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Eligible patients in England with Chronic Lymphocytic Leukaemia (CLL) granted immediate access to Calquence▼ (acalabrutinib) following positive NICE recommendation

·         NICE has published a draft recommendation for acalabrutinib for routine NHS use in patients with untreated high-risk CLL or previously treated CLL1 – the most common type of blood cancer in adults in the UK2

·         In clinical trials, acalabrutinib significantly prolonged the time patients lived without disease progression or death and was generally well tolerated compared to standard chemotherapy-based treatment, in previously treated or untreated CLL3,4  

·         AstraZeneca has reached an agreement with NHS England to enable immediate NHS access for patents via an interim funding arrangement1

·         Discussions continue to secure NHS access for patients with untreated, non-high risk CLL


Luton, UK, 08 December 2020 - AstraZeneca today announced that its oral targeted cancer therapy, Calquence (acalabrutinib), received a draft positive recommendation by the National Institute for Health and Care Excellence (NICE) for routine use in the NHS as a treatment for chronic lymphocytic leukaemia (CLL).1 Specifically, acalabrutinib is recommended as an option for:1

  • Adults with untreated CLL who are considered high-risk due to certain genetic characteristics they harbour (17p deletion or TP53 mutation); and
  • Adults with CLL who have had at least one previous treatment, and only if ibrutinib is their only suitable treatment option.

NHS England is granting immediate patient access via an interim funding arrangement with AstraZeneca.1 This interim funding will end 30 days after the publication of positive final guidance, after which treatment will be funded by routine commissioning budgets.1

NICE also considered use of acalabrutinib in a third group of patients in this appraisal – those with untreated, non-high risk CLL who are unsuitable for treatment with existing chemotherapy-based treatments. The draft guidance published today states that NICE does not recommend acalabrutinib in these patients.1 AstraZeneca will provide additional data analyses to support continued discussions with NICE about this group of patients, with the objective of securing a positive recommendation.

Commenting on today’s announcement, Dr George Follows, Consultant Haematologist and Clinical Lead for Lymphoma and CLL at Cambridge University Hospitals NHS Foundation Trust, said: “I am delighted to see that NICE have approved acalabrutinib for use within the NHS in England to treat specific groups of chronic leukaemia patients. This is the second NICE approval of novel targeted therapies for leukaemia patients in as many weeks and marks a really ground-breaking time for the advancement of leukaemia care within the NHS. We have been lucky enough to have experience of treating patients in Cambridge with these new drugs through our clinical trials programme and have been struck by how well-tolerated and effective they are for the majority of patients. I am very pleased that we will now be able to offer these treatments to our patients in the routine clinical setting.”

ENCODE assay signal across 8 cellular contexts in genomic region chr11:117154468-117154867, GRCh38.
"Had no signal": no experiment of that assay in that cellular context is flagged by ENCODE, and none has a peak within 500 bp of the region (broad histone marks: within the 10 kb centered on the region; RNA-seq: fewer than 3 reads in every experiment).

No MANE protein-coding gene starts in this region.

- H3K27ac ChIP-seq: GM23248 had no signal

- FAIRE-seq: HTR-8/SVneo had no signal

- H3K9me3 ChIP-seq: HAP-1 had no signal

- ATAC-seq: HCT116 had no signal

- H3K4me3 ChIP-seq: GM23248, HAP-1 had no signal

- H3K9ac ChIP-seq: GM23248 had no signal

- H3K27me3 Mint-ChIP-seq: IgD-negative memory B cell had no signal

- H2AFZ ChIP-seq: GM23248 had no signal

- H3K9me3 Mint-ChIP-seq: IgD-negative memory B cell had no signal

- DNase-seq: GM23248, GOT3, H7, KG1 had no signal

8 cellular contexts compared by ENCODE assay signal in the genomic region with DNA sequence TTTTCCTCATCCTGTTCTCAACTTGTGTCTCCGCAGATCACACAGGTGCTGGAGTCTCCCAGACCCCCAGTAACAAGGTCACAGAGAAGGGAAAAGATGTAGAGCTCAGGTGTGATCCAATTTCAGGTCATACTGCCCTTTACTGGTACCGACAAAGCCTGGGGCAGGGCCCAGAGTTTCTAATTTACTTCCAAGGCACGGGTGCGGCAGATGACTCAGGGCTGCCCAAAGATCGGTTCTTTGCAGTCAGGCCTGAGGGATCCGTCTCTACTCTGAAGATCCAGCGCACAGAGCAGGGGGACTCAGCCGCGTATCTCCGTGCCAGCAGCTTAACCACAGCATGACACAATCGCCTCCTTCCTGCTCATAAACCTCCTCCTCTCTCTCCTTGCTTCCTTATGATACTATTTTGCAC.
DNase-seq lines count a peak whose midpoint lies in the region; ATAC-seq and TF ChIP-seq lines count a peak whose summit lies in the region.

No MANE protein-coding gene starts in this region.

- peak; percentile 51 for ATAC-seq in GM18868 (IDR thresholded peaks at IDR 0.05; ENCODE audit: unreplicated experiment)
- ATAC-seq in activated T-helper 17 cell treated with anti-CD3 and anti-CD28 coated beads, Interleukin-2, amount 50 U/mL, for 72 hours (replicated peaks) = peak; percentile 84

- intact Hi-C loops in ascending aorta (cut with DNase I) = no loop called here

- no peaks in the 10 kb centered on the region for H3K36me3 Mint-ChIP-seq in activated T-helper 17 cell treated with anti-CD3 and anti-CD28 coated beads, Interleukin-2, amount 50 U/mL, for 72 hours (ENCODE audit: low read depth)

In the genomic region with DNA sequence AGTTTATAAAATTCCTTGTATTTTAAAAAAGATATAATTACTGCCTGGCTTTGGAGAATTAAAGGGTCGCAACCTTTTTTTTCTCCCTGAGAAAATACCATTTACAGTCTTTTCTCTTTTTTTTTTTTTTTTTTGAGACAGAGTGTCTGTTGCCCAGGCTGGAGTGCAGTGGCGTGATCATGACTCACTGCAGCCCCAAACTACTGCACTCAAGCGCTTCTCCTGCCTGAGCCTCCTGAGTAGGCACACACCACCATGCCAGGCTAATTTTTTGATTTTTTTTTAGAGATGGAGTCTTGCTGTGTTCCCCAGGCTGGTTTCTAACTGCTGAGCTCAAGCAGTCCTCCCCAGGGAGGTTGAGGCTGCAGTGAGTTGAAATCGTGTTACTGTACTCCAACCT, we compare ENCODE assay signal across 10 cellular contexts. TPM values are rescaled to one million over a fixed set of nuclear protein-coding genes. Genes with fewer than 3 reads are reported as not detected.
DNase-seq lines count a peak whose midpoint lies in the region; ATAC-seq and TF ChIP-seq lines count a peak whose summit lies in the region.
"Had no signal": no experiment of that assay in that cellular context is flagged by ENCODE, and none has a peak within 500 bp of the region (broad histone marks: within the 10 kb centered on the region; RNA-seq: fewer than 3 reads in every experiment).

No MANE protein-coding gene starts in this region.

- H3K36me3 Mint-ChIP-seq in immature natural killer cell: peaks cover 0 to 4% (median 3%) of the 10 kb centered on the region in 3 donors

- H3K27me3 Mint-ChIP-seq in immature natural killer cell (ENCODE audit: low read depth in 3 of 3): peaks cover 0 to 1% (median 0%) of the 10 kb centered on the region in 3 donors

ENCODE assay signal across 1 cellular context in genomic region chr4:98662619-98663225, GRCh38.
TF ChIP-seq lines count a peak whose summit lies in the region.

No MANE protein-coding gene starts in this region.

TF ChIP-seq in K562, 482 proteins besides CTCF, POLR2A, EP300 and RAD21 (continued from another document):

Commenting on what today’s decision means for the patient community, Marc Auckland, Chair of CLL Support, said: “CLL is the most common type of blood cancer in the UK and this announcement is positive news for many people affected by this condition. Acalabrutinib is generally well tolerated compared to chemotherapy and is taken in tablet form rather than as an infusion, which are important considerations for people with CLL and helping them to maintain a good quality of life. It is disappointing that the medicine has not been recommended for people with untreated non-high risk CLL, but this is a draft decision at this point and we fervently hope that the final recommendations will include these patients too.”

Arun Krishna, Head of Oncology at AstraZeneca UK, said: “Today’s NICE recommendation enabling immediate access to acalabrutinib is a very positive development for a selected population of people with CLL. Despite this good news, we are acutely aware that many patients fall outside of today’s recommendation. We remain steadfast in our ambition to secure NHS access for these patients and will work with urgency alongside our stakeholders in NICE and NHSE to achieve this.”

CLL is the most common type of leukaemia in adults, with an estimated 3,800-4,500 new cases in the UK each year.5 It is often mistakenly considered a less serious cancer due to the slower pace of disease progression, but this is not the case. The challenges of living with CLL are extremely complex and patients experience debilitating physical symptoms that can impact their ability to work6,7 and enjoy everyday activities. Mental health is also often affected, anxiety and depression being frequently associated with the condition.8

Acalabrutinib was approved by the European Medicines Agency in November 2020 as monotherapy or in combination with obinutuzumab for the treatment of adult patients with previously untreated CLL; and as monotherapy for the treatment of adult patients with CLL who have received at least one prior therapy.9

Further information about the clinical trial data evaluating the efficacy and safety profile of acalabrutinib is provided below, and a full summary of product characteristics can be found here:

Editor Details

  • Company:
    • AstraZeneca
  • Name:
    • AstraZeneca
Last Updated: 08-Dec-2020